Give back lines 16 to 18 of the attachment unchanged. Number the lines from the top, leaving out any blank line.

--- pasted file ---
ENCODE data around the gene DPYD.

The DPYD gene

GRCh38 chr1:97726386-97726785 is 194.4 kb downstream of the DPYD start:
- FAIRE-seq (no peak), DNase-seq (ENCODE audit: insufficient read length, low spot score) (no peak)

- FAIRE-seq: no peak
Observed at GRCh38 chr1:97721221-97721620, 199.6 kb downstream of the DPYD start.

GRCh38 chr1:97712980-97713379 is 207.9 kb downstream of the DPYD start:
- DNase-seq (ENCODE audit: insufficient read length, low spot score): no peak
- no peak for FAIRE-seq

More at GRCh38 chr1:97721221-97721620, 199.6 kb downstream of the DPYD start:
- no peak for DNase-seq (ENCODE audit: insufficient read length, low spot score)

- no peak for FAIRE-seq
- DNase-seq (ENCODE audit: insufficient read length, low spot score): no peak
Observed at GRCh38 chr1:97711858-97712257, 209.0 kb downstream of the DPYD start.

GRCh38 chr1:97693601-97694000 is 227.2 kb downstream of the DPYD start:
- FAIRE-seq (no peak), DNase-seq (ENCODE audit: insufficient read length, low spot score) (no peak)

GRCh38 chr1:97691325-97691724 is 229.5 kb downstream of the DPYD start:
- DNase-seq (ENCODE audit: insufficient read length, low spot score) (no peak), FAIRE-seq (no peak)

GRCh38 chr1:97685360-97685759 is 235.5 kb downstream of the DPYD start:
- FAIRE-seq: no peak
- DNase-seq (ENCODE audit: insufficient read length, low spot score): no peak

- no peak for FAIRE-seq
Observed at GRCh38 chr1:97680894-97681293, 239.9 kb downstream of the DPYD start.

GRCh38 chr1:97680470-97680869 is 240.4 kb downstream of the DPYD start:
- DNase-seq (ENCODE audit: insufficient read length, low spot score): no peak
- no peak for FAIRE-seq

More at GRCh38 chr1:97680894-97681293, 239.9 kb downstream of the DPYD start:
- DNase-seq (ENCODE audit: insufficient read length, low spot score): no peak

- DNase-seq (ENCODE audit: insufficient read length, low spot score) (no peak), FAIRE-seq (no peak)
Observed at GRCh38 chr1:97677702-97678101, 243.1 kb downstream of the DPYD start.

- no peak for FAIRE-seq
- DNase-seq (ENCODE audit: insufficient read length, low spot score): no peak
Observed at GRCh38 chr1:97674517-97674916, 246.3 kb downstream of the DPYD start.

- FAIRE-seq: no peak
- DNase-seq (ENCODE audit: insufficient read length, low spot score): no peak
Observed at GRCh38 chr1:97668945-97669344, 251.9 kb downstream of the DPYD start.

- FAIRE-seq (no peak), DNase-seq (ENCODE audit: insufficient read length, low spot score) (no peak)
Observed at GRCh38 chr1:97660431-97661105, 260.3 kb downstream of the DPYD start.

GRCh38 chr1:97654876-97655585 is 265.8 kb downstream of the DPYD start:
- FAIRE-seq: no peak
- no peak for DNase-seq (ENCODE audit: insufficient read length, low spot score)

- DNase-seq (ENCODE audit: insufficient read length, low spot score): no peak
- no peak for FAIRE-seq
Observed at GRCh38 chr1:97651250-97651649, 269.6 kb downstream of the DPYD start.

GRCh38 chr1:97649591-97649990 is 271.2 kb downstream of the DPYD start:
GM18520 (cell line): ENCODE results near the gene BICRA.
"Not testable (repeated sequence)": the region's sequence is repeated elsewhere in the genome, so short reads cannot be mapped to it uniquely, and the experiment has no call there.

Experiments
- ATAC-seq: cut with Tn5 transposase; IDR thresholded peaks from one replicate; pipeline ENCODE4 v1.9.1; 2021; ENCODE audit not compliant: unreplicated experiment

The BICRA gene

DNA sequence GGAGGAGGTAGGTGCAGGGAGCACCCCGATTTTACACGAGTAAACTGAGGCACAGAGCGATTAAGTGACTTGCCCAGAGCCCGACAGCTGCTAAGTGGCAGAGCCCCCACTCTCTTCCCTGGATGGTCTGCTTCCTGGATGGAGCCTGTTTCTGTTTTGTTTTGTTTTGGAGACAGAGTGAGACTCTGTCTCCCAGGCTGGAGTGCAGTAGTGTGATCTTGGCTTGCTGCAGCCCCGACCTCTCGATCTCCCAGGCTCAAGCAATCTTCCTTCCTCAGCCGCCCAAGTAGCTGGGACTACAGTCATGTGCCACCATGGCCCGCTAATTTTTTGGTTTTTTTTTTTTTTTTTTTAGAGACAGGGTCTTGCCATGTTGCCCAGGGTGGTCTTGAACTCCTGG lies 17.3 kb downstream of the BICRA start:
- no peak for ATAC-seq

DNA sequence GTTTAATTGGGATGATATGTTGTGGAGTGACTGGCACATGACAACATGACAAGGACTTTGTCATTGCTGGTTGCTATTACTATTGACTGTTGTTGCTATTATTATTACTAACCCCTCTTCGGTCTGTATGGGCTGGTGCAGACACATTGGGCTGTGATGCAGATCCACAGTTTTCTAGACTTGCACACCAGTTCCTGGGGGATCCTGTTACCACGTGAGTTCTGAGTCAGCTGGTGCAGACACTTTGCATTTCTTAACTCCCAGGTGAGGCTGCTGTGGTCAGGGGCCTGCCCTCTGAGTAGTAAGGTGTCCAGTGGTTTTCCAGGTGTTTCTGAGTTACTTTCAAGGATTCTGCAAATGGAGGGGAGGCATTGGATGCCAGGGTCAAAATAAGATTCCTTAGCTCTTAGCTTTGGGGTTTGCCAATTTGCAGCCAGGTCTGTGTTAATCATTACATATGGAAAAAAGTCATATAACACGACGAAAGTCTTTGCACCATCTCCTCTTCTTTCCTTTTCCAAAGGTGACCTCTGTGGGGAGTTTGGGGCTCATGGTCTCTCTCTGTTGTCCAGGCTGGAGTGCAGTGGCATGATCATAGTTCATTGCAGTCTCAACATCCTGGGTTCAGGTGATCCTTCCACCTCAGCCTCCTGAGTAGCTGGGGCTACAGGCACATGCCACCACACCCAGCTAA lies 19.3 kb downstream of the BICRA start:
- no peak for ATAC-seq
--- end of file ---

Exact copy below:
- FAIRE-seq (no peak), DNase-seq (ENCODE audit: insufficient read length, low spot score) (no peak)

GRCh38 chr1:97691325-97691724 is 229.5 kb downstream of the DPYD start:
- DNase-seq (ENCODE audit: insufficient read length, low spot score) (no peak), FAIRE-seq (no peak)